Encouraging continued learning is also a great way to keep teachers engaged and interested in the world around them. Encourage teachers to pursue learning in a topic outside of their classroom. Artistic expression and learning about something different are both great ways to relax and refresh a teacher’s mind.
- Social Media and the Educator’s Toolkit
Kids are spending more time than ever on the Internet, specifically social media, so harness that and use it for good. Sites like Twitter and Facebook are great platforms for finding and sharing information. When students are taught how to identify legitimate information — and how to weed out prank sites and fake news — they’ll be better researchers and better equipped to use these platforms in the future. Social media can also offer students and teachers the opportunity to interact outside the classroom.
The collaborative nature of social media lends itself to great classroom applications, but there’s more to it than that. By teaching students the positive power of social media, you can also include instruction and guidance toward avoiding the negative aspects of social media, such as cyberbullying.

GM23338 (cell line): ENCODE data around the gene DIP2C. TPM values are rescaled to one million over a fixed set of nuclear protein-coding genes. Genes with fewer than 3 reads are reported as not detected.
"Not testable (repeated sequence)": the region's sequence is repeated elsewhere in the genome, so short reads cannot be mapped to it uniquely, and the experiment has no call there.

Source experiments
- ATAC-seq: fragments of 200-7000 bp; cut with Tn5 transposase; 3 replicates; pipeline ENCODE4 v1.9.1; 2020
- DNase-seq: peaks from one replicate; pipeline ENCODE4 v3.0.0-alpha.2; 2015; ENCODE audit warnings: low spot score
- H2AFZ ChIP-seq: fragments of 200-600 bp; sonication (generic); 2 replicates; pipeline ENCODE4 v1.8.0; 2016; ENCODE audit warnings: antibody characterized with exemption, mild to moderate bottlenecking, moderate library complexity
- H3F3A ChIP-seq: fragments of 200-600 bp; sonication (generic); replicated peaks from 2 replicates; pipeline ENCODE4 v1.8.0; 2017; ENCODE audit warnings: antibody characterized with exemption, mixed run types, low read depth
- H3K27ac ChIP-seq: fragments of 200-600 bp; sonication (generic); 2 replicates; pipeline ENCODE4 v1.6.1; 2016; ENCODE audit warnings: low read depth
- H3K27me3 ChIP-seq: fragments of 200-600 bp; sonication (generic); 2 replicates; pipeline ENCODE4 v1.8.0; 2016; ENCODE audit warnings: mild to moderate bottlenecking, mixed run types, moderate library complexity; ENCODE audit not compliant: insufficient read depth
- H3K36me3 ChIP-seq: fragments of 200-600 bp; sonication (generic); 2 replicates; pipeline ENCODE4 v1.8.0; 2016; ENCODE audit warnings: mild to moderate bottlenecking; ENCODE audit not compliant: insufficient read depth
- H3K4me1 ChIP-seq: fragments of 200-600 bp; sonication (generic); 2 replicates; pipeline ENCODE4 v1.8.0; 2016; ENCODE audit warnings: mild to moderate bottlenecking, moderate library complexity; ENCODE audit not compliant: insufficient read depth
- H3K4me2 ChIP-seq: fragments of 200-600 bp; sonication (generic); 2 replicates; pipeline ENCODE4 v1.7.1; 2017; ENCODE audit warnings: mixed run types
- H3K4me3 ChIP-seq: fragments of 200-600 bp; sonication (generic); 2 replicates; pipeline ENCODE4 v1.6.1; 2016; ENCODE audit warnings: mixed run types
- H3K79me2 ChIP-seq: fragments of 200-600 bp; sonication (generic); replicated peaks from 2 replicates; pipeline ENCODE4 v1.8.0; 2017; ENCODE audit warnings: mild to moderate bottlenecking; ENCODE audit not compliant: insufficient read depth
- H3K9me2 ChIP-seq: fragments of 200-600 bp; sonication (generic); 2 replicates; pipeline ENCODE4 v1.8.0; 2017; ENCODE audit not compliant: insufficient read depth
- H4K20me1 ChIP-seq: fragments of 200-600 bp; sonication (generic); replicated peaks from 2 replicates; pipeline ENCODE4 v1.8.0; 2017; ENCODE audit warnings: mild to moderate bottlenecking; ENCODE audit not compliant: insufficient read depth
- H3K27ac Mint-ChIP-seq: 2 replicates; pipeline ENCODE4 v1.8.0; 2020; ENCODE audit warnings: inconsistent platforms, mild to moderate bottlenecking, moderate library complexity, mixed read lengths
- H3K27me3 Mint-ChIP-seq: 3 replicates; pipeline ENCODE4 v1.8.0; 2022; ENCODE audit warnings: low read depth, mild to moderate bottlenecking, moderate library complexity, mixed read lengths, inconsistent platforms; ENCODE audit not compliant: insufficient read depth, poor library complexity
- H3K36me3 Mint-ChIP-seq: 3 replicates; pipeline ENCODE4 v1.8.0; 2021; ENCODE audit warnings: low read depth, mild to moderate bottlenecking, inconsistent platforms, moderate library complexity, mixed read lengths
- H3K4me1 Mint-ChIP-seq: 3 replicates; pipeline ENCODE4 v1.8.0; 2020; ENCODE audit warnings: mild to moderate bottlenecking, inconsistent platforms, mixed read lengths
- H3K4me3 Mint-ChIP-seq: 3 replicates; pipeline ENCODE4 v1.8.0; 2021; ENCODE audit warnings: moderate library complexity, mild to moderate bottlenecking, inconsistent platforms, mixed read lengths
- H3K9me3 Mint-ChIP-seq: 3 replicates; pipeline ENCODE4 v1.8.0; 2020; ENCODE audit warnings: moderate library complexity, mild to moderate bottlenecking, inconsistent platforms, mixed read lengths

- Impact of Facilities on Learning
There is a direct connection between the condition of a school building and student absenteeism, especially among younger students. The quality of the building, as well as how current facilities and resources are, impacts learning. When students attend clean, modern schools, there are also fewer behavioral problems and higher test scores. But it’s not just students who respond well to newer, cleaner facilities — teacher behavior and instruction also improve when the conditions they’re teaching in are better.
Look around your school and take stock of what’s there. Then, work with the administration and local school district to identify areas of improvement and the funding needed to accomplish them. Include teacher input where you can — teachers should be encouraged to advocate for themselves and their students at all levels.
- Providing Individualized Attention